Increased hearing, copying facial expressions and immunisations

Turns her head towards a sound

Your baby's hearing fully developed around the four-week mark but now your bub may now turn their head in the direction of a sudden sound. This milestone can occur between two and four months, but it shows her brain is developing properly. To support this skill, hold a musical toy in front of your baby and move it from side to side. Your bub will follow the toy with her eyes and later her head.

Also try calling her name while you are out of her sight. After a few moments, move into your baby's line of sight so she can see that you made the noise.

Copying facial expressions

Research has shown babies start copying facial expressions very early in life. Stick your tongue out and see if she does the same. And keep that camera ready because during the second month, your baby will smile, as well as coo and babble.

Try talking to your baby and pause for a response, they will soon start joining in on the conversation.

A baby's first immunisation is soon after birth and their next appointment is at 8 weeks (but can be taken at six weeks). (Image: Getty Images)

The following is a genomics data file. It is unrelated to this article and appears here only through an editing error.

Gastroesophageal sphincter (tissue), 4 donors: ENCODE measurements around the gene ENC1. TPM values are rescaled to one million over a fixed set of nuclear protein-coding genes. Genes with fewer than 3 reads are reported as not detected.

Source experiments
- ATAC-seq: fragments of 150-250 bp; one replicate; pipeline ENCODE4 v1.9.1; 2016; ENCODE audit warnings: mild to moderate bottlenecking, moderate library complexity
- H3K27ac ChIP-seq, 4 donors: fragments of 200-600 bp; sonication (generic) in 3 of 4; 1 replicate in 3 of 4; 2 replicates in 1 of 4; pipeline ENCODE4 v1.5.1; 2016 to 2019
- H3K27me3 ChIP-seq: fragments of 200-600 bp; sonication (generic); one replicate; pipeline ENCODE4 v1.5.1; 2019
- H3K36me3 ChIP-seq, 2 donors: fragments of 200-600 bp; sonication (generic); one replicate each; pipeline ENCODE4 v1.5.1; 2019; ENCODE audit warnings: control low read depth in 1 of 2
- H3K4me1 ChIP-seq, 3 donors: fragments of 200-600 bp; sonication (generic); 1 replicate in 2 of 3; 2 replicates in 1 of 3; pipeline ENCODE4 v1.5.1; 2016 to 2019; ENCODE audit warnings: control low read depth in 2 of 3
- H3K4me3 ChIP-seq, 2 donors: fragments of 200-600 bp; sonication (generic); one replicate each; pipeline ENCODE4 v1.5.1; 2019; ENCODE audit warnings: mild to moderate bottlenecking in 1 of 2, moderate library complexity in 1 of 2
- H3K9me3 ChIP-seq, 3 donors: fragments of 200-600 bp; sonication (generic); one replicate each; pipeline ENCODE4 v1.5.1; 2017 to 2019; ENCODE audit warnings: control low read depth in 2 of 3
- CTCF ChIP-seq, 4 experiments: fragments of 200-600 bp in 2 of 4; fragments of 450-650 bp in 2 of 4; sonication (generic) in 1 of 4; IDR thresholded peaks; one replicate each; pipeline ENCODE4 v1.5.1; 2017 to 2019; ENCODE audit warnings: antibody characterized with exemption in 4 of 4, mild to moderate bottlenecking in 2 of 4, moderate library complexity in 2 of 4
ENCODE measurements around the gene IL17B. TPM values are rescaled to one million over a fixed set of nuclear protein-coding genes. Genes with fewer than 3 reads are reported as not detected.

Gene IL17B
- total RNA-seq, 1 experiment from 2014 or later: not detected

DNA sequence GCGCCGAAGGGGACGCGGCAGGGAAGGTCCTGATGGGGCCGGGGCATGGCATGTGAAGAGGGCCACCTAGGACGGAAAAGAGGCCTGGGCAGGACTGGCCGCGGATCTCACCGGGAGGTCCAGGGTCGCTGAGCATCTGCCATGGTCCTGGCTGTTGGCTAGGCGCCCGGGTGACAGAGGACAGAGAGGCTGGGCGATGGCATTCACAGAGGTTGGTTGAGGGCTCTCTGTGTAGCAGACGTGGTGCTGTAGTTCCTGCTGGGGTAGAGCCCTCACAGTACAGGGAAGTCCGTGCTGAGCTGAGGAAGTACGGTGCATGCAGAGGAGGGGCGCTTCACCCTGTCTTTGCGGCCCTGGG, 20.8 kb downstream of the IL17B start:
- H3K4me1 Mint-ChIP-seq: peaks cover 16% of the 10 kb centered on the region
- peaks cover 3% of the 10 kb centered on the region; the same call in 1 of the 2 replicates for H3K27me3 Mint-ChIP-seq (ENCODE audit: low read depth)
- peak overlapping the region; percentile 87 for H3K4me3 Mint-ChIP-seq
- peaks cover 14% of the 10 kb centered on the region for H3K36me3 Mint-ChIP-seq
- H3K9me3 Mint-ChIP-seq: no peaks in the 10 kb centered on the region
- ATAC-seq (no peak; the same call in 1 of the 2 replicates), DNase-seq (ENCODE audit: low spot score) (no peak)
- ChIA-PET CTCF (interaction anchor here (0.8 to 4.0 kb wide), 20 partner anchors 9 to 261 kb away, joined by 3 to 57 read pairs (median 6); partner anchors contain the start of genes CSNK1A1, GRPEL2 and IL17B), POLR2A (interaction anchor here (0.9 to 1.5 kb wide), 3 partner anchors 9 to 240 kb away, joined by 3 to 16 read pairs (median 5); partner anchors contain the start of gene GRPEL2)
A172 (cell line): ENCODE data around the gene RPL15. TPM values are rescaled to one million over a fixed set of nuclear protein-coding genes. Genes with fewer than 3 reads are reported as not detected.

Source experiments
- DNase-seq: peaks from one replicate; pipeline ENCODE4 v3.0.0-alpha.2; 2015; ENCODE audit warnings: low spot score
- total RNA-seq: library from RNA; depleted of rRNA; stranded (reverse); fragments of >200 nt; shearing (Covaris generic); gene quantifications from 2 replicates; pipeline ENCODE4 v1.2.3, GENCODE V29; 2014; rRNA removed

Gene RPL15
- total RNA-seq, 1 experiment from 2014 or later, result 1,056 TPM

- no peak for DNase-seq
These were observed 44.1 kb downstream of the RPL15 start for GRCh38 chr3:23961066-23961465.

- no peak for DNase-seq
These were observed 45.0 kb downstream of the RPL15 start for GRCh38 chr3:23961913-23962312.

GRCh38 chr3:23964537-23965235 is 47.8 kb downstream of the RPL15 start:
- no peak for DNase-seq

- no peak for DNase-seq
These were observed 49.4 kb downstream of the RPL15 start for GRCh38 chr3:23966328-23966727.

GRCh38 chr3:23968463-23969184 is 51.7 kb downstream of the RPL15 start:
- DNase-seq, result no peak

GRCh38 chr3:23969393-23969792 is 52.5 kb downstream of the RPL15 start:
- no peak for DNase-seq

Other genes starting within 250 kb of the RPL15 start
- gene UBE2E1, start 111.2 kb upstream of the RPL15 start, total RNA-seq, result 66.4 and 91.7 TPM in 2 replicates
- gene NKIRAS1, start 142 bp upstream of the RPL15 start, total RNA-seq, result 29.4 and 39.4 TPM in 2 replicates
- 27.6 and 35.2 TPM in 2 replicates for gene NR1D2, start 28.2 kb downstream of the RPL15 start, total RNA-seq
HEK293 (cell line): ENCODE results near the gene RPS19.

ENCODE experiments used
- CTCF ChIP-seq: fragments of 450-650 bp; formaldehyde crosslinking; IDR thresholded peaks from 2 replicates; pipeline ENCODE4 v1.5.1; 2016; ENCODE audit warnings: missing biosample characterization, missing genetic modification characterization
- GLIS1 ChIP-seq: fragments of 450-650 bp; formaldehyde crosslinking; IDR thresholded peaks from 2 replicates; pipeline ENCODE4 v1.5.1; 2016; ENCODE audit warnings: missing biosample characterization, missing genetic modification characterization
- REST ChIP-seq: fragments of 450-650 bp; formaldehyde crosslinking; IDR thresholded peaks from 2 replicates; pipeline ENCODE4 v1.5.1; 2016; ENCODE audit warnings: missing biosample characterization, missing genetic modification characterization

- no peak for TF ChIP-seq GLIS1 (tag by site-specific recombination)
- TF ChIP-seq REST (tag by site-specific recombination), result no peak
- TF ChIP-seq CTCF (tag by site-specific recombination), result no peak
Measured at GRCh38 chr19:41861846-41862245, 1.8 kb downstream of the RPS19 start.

A baby's first immunisation is soon after birth and their next appointment is at 8 weeks (but can be taken at six weeks). This is a combined vaccine covering six diseases – diphtheria, tetanus, whooping cough (pertussis), Haemophilus influenzae type b (Hib), hepatitis B and polio – as well as a vaccine against pneumococcal and another for rotavirus, a gastroenteritis bug. These vaccines are available free at your doctor's surgery or at clinics run by councils and local health authorities.

There's no law that states you must have your child immunised according to the government's schedule – it's your choice. But being up to date with your child's immunisation schedule is a condition for receiving the Child Care Rebate and, if you're eligible, the Family Tax Payment Part A and Child Care Benefit. If you have chosen not to vaccinate your child, you will only be eligible for government benefits if you lodge a conscientious objector form with the Australian Childhood Immunisation Register.

Why immunise your child?

  • It's your child's best protection against serious illnesses.
  • Science is on the side of immunisation – studies that suggested a link between the measles, mumps and rubella (MMR) vaccine and autism have been thoroughly discredited.
  • You're contributing to a healthier community and helping to protect vulnerable members of society, such as the elderly and other children, especially those who are sick and cannot have vaccines.

For more information on this government initiative specific to your state or territory, head to